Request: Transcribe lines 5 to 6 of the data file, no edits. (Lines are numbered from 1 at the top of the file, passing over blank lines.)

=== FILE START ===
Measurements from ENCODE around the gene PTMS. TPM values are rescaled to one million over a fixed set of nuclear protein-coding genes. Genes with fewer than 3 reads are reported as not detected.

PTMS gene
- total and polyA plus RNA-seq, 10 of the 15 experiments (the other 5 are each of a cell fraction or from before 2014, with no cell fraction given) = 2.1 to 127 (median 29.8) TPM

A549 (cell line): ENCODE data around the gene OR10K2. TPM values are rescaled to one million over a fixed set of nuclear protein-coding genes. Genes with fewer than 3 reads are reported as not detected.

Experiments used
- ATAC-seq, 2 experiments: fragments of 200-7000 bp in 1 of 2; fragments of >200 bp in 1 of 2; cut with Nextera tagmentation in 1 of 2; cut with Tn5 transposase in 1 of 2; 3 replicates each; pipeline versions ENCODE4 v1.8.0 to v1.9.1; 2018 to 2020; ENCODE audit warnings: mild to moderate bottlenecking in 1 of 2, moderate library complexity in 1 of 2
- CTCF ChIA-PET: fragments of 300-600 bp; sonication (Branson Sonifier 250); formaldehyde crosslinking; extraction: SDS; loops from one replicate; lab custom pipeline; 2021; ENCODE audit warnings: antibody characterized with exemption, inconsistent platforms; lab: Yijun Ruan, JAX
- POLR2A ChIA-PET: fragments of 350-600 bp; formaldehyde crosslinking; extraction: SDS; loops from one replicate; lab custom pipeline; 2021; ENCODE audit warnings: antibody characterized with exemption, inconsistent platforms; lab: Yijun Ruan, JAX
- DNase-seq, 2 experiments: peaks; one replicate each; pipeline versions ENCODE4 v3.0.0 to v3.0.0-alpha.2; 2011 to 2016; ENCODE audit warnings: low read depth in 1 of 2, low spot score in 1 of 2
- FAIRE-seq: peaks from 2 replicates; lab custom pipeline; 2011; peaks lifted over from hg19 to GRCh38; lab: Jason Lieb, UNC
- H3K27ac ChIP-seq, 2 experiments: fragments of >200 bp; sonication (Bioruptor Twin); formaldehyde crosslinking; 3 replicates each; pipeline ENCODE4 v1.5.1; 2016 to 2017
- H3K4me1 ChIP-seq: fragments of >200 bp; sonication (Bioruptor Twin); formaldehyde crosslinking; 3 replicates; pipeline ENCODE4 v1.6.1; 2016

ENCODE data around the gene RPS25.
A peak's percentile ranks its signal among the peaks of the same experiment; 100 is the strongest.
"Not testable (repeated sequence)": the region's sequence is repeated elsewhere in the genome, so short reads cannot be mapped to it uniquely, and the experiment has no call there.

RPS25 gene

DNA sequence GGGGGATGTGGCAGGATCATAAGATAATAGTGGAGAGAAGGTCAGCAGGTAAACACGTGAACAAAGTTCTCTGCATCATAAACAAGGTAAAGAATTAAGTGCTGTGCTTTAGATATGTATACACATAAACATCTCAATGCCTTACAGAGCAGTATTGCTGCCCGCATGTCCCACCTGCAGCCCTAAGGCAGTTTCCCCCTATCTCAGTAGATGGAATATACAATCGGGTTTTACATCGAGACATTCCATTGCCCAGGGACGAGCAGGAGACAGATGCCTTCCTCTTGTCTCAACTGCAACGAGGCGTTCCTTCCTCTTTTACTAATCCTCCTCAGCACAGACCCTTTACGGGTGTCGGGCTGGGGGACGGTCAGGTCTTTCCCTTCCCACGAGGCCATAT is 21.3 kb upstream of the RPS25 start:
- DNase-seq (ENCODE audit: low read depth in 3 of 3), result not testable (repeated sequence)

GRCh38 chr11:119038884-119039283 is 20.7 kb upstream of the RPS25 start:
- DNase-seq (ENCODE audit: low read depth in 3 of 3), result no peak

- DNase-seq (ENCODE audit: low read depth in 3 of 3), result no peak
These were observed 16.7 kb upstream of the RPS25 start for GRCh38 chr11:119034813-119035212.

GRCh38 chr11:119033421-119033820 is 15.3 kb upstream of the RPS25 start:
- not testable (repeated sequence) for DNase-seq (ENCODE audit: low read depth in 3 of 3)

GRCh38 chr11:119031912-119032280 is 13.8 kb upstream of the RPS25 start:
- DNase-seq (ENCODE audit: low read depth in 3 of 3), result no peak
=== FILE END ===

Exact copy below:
Experiments used
- ATAC-seq, 2 experiments: fragments of 200-7000 bp in 1 of 2; fragments of >200 bp in 1 of 2; cut with Nextera tagmentation in 1 of 2; cut with Tn5 transposase in 1 of 2; 3 replicates each; pipeline versions ENCODE4 v1.8.0 to v1.9.1; 2018 to 2020; ENCODE audit warnings: mild to moderate bottlenecking in 1 of 2, moderate library complexity in 1 of 2